The Cycle From Nomadic To Sedentary And Then Conquered

2062 WordsMay 24, 20179 Pages
The cycle from Nomadic to sedentary and then conquered by nomads would spin its wheel right into the mighty Empire of Europe, as Roman expansion in Europe spreading its resources thin and the migratory period of nomadic tribes, like the Germanic Goths, to expand south near the black sea, from Scandinavia in the late first century AD. The Roman empire had always been on the offense for centuries, conquering territory after territory, but with every large empire, military units needed to increase to keep its boarders safe from invaders. Rome would rely on hiring foreign tribes as mercenaries in the north for protection, but even with this, the Emperor Diocletian would split the empire into four sections for better management. The Goths had…show more content…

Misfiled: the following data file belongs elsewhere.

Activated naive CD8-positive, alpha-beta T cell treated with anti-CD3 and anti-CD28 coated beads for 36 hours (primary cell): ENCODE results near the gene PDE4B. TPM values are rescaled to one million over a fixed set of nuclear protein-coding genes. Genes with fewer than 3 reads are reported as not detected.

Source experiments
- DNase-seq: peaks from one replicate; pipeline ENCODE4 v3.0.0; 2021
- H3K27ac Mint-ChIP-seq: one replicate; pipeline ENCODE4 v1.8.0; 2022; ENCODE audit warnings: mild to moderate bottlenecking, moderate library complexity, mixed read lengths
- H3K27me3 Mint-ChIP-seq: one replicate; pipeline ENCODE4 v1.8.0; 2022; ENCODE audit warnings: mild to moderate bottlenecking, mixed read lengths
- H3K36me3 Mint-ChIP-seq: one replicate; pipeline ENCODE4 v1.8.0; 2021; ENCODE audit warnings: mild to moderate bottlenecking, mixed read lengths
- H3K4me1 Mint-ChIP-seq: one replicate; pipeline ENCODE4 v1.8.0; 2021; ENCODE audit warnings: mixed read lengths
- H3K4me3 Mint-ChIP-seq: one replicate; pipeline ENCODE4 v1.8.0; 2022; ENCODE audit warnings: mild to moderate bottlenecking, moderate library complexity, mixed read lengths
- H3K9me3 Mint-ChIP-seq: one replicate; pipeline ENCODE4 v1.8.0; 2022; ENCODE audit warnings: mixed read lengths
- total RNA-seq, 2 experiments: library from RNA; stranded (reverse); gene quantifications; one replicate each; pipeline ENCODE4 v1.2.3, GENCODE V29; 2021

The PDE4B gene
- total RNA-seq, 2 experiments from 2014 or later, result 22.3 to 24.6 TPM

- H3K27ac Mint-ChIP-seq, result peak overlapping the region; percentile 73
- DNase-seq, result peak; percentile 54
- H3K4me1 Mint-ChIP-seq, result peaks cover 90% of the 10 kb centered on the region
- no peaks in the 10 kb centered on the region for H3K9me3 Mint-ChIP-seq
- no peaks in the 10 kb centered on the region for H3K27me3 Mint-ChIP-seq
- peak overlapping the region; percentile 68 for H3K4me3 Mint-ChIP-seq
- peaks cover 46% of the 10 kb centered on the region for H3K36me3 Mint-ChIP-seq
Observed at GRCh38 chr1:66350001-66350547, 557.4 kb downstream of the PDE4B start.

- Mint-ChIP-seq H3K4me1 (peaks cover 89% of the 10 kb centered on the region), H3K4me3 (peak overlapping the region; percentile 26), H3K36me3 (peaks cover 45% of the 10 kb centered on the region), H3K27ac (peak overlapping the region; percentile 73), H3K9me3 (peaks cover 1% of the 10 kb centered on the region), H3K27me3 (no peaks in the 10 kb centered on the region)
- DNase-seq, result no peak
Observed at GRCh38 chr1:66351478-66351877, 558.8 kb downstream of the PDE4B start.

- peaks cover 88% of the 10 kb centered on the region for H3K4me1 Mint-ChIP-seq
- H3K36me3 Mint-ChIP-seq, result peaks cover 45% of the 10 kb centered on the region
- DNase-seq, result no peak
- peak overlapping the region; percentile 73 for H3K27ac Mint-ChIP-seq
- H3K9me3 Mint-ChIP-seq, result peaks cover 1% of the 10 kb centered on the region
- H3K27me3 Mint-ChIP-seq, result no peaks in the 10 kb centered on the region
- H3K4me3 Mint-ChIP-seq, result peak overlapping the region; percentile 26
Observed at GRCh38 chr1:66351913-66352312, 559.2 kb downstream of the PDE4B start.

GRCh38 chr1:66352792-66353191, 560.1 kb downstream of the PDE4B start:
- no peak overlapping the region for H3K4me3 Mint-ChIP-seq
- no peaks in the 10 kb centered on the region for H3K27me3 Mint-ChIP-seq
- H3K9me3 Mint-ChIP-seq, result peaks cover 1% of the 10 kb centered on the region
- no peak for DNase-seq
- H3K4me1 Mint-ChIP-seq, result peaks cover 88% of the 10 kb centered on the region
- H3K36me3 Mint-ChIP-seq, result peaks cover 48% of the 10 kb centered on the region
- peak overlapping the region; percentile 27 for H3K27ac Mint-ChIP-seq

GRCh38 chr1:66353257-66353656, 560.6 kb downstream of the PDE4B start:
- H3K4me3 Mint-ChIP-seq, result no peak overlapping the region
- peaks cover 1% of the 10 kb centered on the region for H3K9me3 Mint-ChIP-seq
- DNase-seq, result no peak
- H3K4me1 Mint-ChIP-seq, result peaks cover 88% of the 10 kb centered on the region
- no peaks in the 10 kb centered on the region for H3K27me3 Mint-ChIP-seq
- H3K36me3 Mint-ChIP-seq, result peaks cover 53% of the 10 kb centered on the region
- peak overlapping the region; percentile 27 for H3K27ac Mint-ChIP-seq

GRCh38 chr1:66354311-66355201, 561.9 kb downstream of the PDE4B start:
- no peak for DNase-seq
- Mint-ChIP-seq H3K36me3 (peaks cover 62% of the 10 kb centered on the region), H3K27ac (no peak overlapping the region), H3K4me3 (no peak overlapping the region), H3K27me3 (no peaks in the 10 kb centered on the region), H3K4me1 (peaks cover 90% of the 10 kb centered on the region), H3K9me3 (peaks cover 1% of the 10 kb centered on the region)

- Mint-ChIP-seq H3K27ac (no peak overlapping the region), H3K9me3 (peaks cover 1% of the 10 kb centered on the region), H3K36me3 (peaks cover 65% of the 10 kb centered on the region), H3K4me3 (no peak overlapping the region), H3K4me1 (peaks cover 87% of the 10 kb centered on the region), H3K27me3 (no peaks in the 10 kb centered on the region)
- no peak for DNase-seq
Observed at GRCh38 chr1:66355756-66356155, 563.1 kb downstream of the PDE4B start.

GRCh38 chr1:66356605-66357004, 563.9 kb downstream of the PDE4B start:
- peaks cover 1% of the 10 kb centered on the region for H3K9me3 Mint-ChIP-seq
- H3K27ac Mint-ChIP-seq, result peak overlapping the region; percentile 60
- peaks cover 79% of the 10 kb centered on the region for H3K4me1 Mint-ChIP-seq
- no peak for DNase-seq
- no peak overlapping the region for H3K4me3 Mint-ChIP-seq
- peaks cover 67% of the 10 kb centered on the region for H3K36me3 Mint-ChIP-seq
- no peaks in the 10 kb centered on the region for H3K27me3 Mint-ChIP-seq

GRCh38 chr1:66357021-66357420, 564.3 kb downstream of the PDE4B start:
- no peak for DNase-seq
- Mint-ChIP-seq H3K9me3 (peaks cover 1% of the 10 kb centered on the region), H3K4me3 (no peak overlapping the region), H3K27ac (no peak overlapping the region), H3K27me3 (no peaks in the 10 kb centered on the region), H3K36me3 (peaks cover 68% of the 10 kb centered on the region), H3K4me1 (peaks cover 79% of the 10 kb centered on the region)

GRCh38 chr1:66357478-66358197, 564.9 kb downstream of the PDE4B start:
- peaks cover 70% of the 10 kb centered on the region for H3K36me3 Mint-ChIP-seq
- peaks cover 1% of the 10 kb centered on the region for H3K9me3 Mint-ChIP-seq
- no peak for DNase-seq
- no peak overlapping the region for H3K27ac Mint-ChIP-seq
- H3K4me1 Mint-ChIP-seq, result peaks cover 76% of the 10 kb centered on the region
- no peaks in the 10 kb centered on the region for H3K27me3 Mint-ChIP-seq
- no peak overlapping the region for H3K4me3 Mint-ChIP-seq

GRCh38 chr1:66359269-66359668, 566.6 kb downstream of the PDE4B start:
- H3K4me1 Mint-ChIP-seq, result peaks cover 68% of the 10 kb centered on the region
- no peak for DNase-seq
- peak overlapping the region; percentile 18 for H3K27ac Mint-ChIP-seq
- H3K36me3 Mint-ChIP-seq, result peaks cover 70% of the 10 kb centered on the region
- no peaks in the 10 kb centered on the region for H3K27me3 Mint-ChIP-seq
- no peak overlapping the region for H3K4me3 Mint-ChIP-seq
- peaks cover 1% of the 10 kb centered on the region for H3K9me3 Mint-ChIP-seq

The welcoming party was short lived, as the Visigoths were treated inhumanly by the Romans, allowing many to starve to death, and exploiting the children of Goths in exchange for dog meat. Feeling betrayed, in 376 AD, the Goths rebelled against Rome by plundering the nearby towns with whatever they can take. The Goths would continue pillaging the countryside of Rome, gathering resources and soldiers made up of prisoners of Rome and former slaves, and in 378 AD they went up against the emperor Valens himself at the battle of Adrianople. Consequently, Emperor Valens, along with two-thirds of his armies, perished under the brute force of Fritigern armies. This was one of the most devastating defeat to the Romans in centuries. The Visigoths armies would split in 380 AD with the Greuthungi going north to invade, and the Therving going south. The new Eastern Roman Emperor, Theodosius I, would campaign against the Goths and either defeated or signed a peace treaty with the Greuthungi Goths. Western Rome would send two generals to help its eastern counterpart against the remaining Goths producing no results, and in 382 AD, Rome would end the war with a treaty, allowing land distribution to the visigoths, while they agreed to produce men for Rome’s ever diminishing military. Rome would break the treaty with the foreigners after the death of Theodosius I a few years later, creating a series of catastrophic events for the western division of the empire. In 397 AD,

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